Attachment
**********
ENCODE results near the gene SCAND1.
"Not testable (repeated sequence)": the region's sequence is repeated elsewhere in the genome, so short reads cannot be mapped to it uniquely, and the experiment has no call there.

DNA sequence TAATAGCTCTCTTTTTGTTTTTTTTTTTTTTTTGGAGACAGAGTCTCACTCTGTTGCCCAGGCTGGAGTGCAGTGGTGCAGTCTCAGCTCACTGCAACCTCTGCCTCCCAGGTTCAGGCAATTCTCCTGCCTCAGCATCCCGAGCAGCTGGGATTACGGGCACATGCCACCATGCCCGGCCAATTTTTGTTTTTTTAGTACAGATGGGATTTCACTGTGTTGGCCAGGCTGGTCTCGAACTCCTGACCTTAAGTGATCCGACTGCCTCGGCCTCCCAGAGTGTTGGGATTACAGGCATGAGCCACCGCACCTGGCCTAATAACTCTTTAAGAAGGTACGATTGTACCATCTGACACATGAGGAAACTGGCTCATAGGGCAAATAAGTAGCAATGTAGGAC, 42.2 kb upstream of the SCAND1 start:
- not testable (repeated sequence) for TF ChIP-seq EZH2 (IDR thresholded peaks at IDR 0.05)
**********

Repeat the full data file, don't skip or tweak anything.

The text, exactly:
ENCODE results near the gene SCAND1.
"Not testable (repeated sequence)": the region's sequence is repeated elsewhere in the genome, so short reads cannot be mapped to it uniquely, and the experiment has no call there.

DNA sequence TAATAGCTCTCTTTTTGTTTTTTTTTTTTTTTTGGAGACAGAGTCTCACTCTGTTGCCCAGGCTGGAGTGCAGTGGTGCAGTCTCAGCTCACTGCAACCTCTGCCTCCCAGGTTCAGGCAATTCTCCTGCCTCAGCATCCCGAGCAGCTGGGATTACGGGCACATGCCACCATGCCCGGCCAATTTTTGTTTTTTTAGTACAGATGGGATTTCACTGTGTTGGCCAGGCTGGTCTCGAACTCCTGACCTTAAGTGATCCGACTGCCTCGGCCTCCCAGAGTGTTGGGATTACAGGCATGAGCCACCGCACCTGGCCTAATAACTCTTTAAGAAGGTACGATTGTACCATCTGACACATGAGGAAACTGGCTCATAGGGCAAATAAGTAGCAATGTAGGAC, 42.2 kb upstream of the SCAND1 start:
- not testable (repeated sequence) for TF ChIP-seq EZH2 (IDR thresholded peaks at IDR 0.05)